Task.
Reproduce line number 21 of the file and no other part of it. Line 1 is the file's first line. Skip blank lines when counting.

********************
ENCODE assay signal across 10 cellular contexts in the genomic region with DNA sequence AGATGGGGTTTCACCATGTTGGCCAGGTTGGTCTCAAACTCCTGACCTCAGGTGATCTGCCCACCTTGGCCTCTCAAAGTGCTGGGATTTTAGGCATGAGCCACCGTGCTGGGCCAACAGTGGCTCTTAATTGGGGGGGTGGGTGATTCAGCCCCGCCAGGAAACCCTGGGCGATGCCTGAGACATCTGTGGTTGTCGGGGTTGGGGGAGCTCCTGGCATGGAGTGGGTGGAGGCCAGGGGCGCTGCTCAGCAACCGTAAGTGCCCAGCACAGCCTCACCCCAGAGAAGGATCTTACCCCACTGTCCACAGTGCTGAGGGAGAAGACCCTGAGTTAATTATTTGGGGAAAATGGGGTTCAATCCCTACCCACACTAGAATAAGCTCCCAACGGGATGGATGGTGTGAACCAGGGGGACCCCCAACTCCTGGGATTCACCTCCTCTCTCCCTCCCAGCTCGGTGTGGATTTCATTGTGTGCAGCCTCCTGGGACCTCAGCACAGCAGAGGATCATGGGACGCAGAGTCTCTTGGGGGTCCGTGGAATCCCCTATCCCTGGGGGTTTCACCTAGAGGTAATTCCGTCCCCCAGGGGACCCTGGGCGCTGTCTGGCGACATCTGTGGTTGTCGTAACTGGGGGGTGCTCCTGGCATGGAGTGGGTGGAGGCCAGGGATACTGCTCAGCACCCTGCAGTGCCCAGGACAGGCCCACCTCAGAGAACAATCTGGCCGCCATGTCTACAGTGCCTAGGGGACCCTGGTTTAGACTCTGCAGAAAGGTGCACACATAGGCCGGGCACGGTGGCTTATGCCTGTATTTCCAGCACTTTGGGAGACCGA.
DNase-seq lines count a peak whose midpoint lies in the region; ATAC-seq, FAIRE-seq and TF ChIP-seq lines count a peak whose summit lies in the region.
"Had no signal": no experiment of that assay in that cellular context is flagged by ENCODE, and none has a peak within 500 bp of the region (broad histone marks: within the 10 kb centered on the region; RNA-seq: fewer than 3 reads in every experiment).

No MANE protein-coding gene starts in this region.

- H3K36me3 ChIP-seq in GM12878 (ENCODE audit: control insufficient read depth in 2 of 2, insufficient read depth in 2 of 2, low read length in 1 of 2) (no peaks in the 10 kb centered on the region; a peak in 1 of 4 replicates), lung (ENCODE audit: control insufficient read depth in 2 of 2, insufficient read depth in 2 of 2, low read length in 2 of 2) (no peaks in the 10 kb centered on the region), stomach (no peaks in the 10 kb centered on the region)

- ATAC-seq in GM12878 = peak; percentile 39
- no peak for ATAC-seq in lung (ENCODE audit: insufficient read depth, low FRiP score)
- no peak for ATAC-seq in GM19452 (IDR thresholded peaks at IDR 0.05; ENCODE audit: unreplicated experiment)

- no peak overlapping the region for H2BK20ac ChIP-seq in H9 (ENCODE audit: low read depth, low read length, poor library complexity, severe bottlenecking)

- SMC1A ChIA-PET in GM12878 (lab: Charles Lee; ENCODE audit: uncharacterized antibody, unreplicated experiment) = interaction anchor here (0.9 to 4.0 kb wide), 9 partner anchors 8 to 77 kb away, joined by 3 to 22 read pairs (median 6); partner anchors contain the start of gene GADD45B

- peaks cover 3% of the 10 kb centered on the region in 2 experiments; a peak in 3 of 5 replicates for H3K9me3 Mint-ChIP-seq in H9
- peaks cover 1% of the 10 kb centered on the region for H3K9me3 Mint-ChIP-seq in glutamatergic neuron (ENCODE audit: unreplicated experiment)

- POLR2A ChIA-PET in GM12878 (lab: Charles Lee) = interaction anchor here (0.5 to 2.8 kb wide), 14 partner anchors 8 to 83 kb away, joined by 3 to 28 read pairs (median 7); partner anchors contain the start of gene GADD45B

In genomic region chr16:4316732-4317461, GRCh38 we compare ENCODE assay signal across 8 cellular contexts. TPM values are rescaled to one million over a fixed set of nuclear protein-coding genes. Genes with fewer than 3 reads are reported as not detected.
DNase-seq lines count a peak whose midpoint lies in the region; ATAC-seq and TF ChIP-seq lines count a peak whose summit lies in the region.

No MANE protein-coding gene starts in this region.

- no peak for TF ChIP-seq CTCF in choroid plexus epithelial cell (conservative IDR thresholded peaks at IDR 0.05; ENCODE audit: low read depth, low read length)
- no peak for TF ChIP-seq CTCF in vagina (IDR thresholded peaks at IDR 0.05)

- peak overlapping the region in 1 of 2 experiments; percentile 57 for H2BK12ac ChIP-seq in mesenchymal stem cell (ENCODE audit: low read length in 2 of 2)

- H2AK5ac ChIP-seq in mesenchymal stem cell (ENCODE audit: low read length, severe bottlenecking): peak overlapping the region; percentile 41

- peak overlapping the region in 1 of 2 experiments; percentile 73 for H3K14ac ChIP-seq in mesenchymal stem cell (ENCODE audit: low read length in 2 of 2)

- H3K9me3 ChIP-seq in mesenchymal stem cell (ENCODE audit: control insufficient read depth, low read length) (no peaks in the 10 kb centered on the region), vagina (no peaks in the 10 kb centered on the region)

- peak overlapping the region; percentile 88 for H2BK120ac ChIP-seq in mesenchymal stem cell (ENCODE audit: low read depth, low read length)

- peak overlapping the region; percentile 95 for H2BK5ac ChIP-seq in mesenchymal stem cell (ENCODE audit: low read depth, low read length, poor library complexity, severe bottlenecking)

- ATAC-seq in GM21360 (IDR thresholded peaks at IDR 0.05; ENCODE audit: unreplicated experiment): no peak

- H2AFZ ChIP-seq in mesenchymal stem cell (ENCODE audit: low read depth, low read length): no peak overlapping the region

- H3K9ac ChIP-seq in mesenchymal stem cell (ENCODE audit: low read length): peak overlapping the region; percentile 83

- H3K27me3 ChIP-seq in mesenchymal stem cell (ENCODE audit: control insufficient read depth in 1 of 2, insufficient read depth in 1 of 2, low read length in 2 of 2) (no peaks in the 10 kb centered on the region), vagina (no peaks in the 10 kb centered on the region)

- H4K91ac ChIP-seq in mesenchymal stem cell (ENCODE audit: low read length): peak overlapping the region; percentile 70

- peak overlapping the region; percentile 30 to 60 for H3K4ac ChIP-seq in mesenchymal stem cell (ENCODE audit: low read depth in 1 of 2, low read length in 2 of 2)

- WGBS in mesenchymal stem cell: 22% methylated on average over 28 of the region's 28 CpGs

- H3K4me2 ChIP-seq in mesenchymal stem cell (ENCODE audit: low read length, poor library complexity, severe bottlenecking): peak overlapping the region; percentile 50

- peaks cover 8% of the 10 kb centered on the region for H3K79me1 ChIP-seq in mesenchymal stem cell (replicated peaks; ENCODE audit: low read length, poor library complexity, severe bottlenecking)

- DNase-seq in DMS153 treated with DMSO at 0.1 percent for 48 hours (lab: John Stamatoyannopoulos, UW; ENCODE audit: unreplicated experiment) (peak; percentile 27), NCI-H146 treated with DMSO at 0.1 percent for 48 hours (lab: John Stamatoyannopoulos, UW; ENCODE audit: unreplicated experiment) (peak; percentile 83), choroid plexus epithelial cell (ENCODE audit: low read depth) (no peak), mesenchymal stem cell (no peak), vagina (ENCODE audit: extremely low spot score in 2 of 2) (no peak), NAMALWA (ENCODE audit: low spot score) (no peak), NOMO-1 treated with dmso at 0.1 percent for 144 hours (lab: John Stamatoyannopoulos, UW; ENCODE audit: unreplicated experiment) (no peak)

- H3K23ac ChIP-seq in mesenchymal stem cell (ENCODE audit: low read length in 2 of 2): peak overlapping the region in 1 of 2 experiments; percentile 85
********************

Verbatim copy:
- peak overlapping the region in 1 of 2 experiments; percentile 73 for H3K14ac ChIP-seq in mesenchymal stem cell (ENCODE audit: low read length in 2 of 2)